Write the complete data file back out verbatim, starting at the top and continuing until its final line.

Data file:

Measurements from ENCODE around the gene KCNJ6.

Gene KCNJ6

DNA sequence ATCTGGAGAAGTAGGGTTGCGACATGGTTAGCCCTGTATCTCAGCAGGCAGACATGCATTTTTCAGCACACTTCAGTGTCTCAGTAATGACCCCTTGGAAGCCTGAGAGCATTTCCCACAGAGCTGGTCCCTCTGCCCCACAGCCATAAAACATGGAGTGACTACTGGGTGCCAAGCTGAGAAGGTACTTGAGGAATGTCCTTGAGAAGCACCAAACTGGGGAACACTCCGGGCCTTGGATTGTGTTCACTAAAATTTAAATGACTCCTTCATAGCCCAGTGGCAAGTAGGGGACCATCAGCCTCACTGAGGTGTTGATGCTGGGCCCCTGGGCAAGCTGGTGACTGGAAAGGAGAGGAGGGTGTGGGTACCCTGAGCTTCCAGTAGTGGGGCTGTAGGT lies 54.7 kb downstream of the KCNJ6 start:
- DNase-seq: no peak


Measurements from ENCODE around the gene KCNJ6.

Gene KCNJ6

DNA sequence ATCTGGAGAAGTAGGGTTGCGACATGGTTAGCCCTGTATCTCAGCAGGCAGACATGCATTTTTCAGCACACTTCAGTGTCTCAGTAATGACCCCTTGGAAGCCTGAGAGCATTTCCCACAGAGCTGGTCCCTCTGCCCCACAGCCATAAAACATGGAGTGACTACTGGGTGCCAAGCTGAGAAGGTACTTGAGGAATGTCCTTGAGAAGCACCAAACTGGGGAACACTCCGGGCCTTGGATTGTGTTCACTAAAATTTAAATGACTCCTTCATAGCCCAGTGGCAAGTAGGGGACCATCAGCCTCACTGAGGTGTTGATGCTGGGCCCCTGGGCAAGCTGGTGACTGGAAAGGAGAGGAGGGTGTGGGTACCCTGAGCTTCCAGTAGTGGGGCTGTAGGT lies 54.7 kb downstream of the KCNJ6 start:
- DNase-seq: no peak